Canyon del Oro sophomore Bridgette Doucet finished second at the Division II girls cross country meet in the fall and has a very good chance at winning her first state title in two weeks at the state track meet.
Winning, however, is not her focus. Having fun is.
She got to experience both at the Sabino Invitational on Friday, anchoring CDO's 3,200-meter relay team to a win in 10 minutes 5.34 seconds.
"I think it's exciting, but I don't want to call it anything yet," Doucet said about her chances of winning a state title. "If something happens and I win, I'll be really happy. If I don't, I'll still be really happy just for making it.
"I just feel like God gave me this crazy idea that I should be a distance runner, and he's just kind of led me through everything I've ever done."
Doucet, who was named the Star's Southern Arizona cross country runner of the year, has the best area times in the 800 (2:20.66), 1,600 (5:12.30) and 3,200 (11:36.88) which are all in the top four of Division II.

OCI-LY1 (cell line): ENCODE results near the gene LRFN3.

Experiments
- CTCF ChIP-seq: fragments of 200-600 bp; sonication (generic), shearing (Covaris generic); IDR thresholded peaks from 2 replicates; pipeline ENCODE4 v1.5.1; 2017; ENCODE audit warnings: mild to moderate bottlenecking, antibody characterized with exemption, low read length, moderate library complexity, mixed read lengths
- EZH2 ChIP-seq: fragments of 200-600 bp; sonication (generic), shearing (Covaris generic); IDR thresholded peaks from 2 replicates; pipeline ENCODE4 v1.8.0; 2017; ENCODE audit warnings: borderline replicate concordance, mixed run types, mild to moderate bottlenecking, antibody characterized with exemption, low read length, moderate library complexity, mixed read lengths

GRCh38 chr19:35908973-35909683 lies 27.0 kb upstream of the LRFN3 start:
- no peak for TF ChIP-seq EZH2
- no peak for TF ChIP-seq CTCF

That's not bad for someone who is less than a year into being a distance runner. Longtime Canyon del Oro coach Rick Glider said when Doucet first came out for track, she wanted to be a sprinter.
But since Doucet has made the change to distance running, she has become one of the best runners Glider has seen in his 21 years as a track and cross country coach. She owns the No. 3 all-time marks in school history in her three events, according to Glider.
"She's having a phenomenal season," Glider said. "She's running very well and exceeding expectations.
"She's such a hard worker," he added. "She'll go do her workout and come back and help the other kids."
Doucet said she has liked distance running all along and loves the camaraderie within it. She said there hasn't been much of a transition for her, aside from needing a different mindset.
"When you're a sprinter you can just go out there and give it your all for 200 meters or 400 meters, and then you're done," Doucet said. "But, when you're doing two laps, four laps or eight laps, you really have to get your brain in gear to say, 'I'm not done yet, but I will be done soon.'"